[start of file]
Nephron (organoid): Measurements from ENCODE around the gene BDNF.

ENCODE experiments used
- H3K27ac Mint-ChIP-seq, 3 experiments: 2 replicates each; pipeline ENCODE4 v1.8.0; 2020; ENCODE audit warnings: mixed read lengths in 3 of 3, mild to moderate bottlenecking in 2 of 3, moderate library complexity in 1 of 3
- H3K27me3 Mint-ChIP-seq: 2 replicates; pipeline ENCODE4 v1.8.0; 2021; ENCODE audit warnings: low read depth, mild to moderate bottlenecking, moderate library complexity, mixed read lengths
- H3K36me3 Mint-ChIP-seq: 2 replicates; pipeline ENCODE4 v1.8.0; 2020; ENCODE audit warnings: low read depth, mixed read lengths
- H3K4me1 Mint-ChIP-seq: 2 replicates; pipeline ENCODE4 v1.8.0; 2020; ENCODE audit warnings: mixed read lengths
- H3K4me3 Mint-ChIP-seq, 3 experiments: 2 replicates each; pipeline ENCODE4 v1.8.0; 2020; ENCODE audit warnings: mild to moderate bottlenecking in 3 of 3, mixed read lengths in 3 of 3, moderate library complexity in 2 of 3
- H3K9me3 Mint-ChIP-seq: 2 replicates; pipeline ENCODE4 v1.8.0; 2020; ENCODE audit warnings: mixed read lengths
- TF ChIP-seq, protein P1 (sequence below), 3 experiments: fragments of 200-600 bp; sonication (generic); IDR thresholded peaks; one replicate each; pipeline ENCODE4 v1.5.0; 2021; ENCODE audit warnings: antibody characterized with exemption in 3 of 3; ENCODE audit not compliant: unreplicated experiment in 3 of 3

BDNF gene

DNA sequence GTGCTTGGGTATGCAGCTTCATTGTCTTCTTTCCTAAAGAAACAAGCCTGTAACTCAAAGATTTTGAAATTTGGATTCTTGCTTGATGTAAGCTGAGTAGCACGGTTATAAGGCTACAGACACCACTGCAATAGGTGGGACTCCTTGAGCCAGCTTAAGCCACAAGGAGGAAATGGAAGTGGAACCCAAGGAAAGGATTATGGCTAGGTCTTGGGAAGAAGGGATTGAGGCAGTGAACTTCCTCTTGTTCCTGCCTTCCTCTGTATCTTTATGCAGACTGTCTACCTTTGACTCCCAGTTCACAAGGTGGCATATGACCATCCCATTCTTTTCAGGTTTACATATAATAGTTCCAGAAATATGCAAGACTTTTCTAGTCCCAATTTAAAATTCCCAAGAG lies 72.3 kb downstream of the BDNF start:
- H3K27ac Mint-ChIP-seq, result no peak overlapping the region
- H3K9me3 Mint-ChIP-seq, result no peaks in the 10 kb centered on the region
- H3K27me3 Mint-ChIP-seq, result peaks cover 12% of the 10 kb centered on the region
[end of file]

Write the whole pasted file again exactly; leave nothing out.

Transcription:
Nephron (organoid): Measurements from ENCODE around the gene BDNF.

ENCODE experiments used
- H3K27ac Mint-ChIP-seq, 3 experiments: 2 replicates each; pipeline ENCODE4 v1.8.0; 2020; ENCODE audit warnings: mixed read lengths in 3 of 3, mild to moderate bottlenecking in 2 of 3, moderate library complexity in 1 of 3
- H3K27me3 Mint-ChIP-seq: 2 replicates; pipeline ENCODE4 v1.8.0; 2021; ENCODE audit warnings: low read depth, mild to moderate bottlenecking, moderate library complexity, mixed read lengths
- H3K36me3 Mint-ChIP-seq: 2 replicates; pipeline ENCODE4 v1.8.0; 2020; ENCODE audit warnings: low read depth, mixed read lengths
- H3K4me1 Mint-ChIP-seq: 2 replicates; pipeline ENCODE4 v1.8.0; 2020; ENCODE audit warnings: mixed read lengths
- H3K4me3 Mint-ChIP-seq, 3 experiments: 2 replicates each; pipeline ENCODE4 v1.8.0; 2020; ENCODE audit warnings: mild to moderate bottlenecking in 3 of 3, mixed read lengths in 3 of 3, moderate library complexity in 2 of 3
- H3K9me3 Mint-ChIP-seq: 2 replicates; pipeline ENCODE4 v1.8.0; 2020; ENCODE audit warnings: mixed read lengths
- TF ChIP-seq, protein P1 (sequence below), 3 experiments: fragments of 200-600 bp; sonication (generic); IDR thresholded peaks; one replicate each; pipeline ENCODE4 v1.5.0; 2021; ENCODE audit warnings: antibody characterized with exemption in 3 of 3; ENCODE audit not compliant: unreplicated experiment in 3 of 3

BDNF gene

DNA sequence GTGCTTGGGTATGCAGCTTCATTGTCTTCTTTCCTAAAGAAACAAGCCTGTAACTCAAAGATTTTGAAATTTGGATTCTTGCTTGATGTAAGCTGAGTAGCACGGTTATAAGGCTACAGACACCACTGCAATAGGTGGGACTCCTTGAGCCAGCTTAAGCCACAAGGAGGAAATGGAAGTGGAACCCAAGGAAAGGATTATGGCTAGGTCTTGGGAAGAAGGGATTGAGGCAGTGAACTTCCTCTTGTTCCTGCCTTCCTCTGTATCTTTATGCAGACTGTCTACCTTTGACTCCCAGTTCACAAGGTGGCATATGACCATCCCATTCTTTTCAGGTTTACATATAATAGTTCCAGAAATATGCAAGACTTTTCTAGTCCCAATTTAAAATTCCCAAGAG lies 72.3 kb downstream of the BDNF start:
- H3K27ac Mint-ChIP-seq, result no peak overlapping the region
- H3K9me3 Mint-ChIP-seq, result no peaks in the 10 kb centered on the region
- H3K27me3 Mint-ChIP-seq, result peaks cover 12% of the 10 kb centered on the region